National Visa Center, NVC.

Routinely NVC only briefly touches a K1 Fiance visa application, generally only working on it long enough
to identify where it should be sent, assign a Department of State, case number, sending an email
to the US sponsor letting him/her know the new case number then finally shipping it via courier
to the overseas consulate where your fiance will be interviewed. Usually this only takes a few weeks.

For the remainder of March and part way through April, NVC continued to process cases as usual. Touching,
assigning, emailing and shipping cases.

As the consulate by that time already had many months of cases on hold, and did not know
when or how they would be able to reopen, then simply let thse new arrivals, pile up. Planning
to handle them, whenever.

Eventually, NVC decided it made more sense to stop sending cases overseas and instead to hold these
cases at NVC. This has been the case since April, Pending cases are piling up.

Unfortunately, NVC did not bother to notify you what was going on.
The email from NVC, expected to arrive in a few weeks, was not sent. No notices have been sent.

No news at all

This has caused much concern from applicants, disappointed and frightened that no news
means their case has been lost. No good news that a case is on it’s way to the consulate,

Well, your case has not been forgotten,

NVC is just sitting on your case, remaining quiet, patiently waiting for the day that the
destination consulate advises it has reopened, cleared it’s backlog and is ready to accept more cases.

As the consulate probably already has a few months of scheduled cases, plus more cases in their pipeline
on the day of closure, each consulate has a considerable backlog of applications that need to be cleared
once they reopen.

It will probably take the consulates many months, again, after they reopen, to clear that backlog.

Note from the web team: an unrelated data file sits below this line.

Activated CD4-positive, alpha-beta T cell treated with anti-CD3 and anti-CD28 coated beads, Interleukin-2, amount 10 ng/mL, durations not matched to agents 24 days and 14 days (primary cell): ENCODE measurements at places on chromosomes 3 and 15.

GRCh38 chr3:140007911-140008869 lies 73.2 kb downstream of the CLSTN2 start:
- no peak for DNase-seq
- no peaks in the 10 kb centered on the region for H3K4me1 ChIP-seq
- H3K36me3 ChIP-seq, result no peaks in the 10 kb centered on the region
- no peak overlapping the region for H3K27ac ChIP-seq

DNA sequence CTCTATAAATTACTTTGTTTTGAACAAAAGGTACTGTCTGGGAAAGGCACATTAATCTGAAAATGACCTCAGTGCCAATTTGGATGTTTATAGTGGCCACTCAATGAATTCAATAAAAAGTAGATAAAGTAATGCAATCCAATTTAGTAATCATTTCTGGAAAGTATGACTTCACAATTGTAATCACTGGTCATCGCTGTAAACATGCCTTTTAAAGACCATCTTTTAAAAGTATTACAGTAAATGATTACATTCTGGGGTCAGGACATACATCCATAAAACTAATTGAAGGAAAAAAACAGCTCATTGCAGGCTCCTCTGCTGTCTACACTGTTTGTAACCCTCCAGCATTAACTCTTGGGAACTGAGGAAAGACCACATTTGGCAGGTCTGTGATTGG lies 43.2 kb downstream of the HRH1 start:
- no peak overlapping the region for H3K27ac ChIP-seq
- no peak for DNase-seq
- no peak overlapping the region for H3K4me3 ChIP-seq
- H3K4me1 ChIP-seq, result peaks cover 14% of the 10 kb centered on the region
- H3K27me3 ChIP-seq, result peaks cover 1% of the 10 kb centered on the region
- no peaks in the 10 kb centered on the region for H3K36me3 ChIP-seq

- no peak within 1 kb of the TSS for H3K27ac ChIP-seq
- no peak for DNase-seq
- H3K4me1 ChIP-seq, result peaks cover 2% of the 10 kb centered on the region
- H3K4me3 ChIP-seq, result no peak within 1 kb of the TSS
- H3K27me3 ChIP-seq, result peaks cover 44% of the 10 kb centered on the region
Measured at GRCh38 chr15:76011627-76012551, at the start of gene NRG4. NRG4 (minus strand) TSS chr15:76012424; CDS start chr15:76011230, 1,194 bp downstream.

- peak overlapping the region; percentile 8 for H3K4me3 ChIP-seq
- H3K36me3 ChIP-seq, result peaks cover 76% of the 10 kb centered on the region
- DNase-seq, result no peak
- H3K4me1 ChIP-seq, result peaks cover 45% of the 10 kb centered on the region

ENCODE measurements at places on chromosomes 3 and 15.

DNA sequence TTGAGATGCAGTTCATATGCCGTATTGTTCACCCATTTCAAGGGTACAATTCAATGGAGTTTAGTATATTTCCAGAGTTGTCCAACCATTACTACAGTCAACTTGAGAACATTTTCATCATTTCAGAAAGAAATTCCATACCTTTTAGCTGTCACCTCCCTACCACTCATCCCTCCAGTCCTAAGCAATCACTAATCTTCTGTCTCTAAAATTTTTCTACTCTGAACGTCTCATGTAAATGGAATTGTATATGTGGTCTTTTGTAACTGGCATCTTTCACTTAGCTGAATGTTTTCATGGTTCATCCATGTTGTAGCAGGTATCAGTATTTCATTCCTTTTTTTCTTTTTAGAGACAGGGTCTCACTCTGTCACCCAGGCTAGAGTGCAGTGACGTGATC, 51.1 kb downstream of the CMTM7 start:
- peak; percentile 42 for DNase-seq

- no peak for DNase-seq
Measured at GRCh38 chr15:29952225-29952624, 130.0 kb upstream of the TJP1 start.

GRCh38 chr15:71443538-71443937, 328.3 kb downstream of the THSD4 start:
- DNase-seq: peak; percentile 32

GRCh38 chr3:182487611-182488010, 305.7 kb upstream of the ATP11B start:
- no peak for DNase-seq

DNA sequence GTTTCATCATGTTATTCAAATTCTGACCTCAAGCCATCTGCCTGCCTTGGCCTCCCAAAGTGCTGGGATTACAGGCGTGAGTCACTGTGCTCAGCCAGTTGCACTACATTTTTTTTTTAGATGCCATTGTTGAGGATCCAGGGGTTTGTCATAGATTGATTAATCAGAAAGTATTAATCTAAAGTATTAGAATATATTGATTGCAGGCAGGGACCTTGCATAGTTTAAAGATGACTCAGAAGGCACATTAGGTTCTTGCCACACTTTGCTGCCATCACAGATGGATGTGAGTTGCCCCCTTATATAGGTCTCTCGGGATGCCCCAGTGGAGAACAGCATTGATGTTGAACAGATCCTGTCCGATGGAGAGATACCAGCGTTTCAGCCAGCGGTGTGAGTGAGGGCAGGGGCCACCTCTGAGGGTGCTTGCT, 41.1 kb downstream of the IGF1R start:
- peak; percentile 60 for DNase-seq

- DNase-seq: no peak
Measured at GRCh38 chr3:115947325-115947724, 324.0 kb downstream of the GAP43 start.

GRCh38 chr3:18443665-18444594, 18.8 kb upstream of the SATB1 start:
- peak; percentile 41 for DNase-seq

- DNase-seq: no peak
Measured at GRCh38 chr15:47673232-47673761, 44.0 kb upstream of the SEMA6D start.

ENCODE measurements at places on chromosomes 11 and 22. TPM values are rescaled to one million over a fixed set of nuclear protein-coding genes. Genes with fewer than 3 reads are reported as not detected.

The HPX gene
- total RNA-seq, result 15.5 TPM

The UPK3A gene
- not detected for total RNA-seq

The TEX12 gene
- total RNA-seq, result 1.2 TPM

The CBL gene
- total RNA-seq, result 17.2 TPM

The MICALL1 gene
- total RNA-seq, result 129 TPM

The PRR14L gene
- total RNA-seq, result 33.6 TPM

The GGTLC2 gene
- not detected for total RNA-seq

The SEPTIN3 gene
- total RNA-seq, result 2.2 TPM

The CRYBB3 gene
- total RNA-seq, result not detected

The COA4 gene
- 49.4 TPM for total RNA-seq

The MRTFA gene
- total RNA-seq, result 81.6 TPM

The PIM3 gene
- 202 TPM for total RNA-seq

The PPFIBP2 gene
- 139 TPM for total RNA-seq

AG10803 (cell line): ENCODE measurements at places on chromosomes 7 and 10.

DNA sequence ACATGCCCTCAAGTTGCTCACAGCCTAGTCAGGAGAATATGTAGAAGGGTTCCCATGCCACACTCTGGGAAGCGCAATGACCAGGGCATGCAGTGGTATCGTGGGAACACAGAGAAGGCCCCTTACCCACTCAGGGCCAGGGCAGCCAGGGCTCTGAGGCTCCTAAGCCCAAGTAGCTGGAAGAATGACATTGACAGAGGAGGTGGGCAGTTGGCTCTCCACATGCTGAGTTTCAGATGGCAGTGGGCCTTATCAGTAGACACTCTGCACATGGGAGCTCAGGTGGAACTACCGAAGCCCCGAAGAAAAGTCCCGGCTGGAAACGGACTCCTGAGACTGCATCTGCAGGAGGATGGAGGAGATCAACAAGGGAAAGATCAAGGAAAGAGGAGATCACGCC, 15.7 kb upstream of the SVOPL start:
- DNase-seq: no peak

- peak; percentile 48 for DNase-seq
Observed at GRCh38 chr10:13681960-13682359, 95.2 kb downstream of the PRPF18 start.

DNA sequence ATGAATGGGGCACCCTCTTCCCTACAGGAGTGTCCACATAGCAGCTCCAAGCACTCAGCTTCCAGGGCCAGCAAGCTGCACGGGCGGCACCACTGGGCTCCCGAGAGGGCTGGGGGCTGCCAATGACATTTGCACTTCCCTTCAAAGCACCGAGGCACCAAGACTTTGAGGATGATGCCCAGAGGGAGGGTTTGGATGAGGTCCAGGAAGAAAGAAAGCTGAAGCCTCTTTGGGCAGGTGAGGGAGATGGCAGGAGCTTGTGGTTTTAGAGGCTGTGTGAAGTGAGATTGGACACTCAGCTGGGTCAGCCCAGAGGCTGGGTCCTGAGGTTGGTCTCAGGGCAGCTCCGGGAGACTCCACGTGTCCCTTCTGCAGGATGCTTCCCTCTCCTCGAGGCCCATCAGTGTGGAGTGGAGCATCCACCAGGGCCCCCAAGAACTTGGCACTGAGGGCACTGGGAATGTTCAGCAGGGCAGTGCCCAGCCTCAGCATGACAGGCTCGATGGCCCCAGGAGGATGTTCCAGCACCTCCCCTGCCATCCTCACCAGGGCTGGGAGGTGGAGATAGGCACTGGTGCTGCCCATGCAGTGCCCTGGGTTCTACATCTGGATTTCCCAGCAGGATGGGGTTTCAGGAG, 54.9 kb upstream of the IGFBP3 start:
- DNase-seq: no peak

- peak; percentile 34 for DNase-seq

Once they do, they will then contact NVC advising they are ready to receive the cases that have
been held at NVC.

Eventually, many months after reopening, it will be business as usual. In the meantime expect continued

Watch your consulates website for info of if and when it reopens. That will give you a starting point
to estimate how long your case still has to go.

One area that concerns most, is that when USCIS completes their review of your case and approves it,
USCIS officially gives you exactly 4 months to get your visa. Officially if you have not gotten it
or taken serious steps to book the interview your case is denied. Since your case is likely to be
delayed, and as the reason is due to the pandemic, and because USCIS, NVC and the consulate is
well aware of this situation, do not fear that your case will be denied due to non-action. All USCIS
expiry dates for cases in this situation will automatically be extended.

Some countries have reopened, some are reopening faster than others, and some of our consulates
have reopened already. Unfortunately for fiance visa applicants, the consulates are not viewing
clearing the backlog of fiance visa cases as a high priority. The consulates that have reopened
are giving priority to spouses and children of US citizens, and is trying to clear those cases first.

There is one exception, and that may apply to you. When applying for a fiance visa, if your fiance has
children under the age of 21, they may be included with the parents fiance visa application and can
come with parent to the USA. However the child is only eligible if under 21 and lands in the USA
before his or her 21’st birth day.

If your application includes a dependent child who is approaching 21 years of age,

and runs the risk to “age out”, most consulates will agree to expedite your case and treat
it as a high priority..

Good luck, stay safe, and well, try to be as patient as you can while your case is in process.

Leave a Reply

Your email address will not be published. Required fields are marked *